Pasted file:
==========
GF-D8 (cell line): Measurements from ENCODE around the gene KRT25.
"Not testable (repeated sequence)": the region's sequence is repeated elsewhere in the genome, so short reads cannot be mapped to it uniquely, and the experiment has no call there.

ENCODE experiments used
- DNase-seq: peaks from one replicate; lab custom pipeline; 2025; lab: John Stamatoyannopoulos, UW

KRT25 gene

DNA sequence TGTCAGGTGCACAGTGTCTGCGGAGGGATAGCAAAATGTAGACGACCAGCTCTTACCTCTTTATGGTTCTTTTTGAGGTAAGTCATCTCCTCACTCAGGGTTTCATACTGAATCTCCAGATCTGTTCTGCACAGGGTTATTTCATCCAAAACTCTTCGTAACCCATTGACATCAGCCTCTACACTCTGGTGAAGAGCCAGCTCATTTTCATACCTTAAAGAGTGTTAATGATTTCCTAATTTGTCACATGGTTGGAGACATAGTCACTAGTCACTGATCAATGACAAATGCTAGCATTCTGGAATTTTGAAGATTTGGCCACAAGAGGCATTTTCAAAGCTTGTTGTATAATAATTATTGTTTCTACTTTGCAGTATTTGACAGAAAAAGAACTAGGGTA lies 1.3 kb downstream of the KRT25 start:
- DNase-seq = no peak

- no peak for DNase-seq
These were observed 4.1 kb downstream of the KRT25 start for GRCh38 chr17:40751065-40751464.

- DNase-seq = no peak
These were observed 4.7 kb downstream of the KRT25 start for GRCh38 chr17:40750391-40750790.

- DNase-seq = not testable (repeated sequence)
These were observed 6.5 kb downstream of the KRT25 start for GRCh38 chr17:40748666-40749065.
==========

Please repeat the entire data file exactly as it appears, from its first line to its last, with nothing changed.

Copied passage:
GF-D8 (cell line): Measurements from ENCODE around the gene KRT25.
"Not testable (repeated sequence)": the region's sequence is repeated elsewhere in the genome, so short reads cannot be mapped to it uniquely, and the experiment has no call there.

ENCODE experiments used
- DNase-seq: peaks from one replicate; lab custom pipeline; 2025; lab: John Stamatoyannopoulos, UW

KRT25 gene

DNA sequence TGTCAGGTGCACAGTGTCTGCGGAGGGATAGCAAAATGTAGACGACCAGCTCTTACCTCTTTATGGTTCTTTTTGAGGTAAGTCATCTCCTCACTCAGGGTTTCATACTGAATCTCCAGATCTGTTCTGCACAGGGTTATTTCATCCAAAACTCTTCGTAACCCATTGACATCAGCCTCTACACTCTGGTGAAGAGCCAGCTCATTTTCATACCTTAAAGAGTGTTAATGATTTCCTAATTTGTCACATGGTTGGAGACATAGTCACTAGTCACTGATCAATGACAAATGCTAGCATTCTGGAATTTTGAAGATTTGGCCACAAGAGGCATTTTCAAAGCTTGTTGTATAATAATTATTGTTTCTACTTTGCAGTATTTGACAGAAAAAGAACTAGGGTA lies 1.3 kb downstream of the KRT25 start:
- DNase-seq = no peak

- no peak for DNase-seq
These were observed 4.1 kb downstream of the KRT25 start for GRCh38 chr17:40751065-40751464.

- DNase-seq = no peak
These were observed 4.7 kb downstream of the KRT25 start for GRCh38 chr17:40750391-40750790.

- DNase-seq = not testable (repeated sequence)
These were observed 6.5 kb downstream of the KRT25 start for GRCh38 chr17:40748666-40749065.